Oil Rebounds as Iran Exports Seen Taking Months to Ramp Up


Crude-oil futures rebounded on Monday as investors assessed the impact of last week’s disappointing U.S. jobs data and Iranian nuclear deal.

The greenback had weakened after Friday’s weaker-than-expected U.S. jobs data as investors delayed expectations of an increase in the U.S. Federal Reserve’s key interest rate. A stronger dollar on the back of higher rate expectations has weighed on commodities prices in recent weeks.

Oil markets were closed on Friday, but oil prices had fallen sharply in electronic trade after reports of a framework Iranian nuclear deal raised concerns of more Iranian crude supply.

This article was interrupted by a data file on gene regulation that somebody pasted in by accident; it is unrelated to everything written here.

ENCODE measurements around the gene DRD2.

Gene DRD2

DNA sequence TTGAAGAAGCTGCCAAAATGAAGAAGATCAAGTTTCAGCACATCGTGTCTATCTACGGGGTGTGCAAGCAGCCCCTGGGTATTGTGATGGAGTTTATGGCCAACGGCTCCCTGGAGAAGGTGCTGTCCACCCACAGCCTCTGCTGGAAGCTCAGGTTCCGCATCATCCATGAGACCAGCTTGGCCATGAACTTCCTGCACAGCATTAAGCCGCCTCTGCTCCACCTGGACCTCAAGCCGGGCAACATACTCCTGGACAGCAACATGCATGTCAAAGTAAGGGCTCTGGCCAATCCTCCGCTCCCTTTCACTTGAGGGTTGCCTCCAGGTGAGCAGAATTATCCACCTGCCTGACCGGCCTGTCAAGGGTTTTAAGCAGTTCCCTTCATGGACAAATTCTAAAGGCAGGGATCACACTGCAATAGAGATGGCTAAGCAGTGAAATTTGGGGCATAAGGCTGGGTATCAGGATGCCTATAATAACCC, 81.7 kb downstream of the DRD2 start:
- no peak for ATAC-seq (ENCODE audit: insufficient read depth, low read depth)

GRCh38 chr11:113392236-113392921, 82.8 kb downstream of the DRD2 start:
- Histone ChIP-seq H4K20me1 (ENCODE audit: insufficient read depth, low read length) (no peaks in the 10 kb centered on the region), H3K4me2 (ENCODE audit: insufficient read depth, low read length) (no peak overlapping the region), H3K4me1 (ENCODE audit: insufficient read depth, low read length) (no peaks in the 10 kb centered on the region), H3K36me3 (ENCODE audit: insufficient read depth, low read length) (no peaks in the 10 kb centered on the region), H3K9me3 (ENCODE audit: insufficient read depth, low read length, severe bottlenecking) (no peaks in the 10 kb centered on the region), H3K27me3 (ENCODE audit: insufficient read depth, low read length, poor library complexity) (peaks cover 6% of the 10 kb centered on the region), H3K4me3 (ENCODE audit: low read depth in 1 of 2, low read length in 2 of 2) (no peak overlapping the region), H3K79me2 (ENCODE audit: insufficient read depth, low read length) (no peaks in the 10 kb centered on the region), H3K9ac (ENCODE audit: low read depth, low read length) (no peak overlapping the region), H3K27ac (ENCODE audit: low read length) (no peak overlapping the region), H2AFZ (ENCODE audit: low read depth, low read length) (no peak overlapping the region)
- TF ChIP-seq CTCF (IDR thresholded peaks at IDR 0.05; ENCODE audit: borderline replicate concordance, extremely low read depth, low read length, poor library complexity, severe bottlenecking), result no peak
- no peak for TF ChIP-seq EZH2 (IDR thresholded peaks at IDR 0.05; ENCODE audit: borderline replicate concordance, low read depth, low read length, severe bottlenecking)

However, oil prices have since recovered with analysts largely estimating that Iranian crude exports could take several months to ramp up significantly.

“Even if a final deal is reached, we do not expect any physical market impact before 2016,” Adam Longson, head of oil research at Morgan Stanley, said in a report.

He said if sanctions are lifted, Iran’s oil exports may increase by only 500,000-700,000 barrels a day given the underinvestment in Iran’s oil sector, while around 30 million barrels of floating storage could also come to market.

Over the weekend, Saudi Arabia raised its official crude oil selling price for Asian buyers for May lifting on the back of strong refining margins in the region and a strong Dubai crude price benchmark, Singapore-based traders said.


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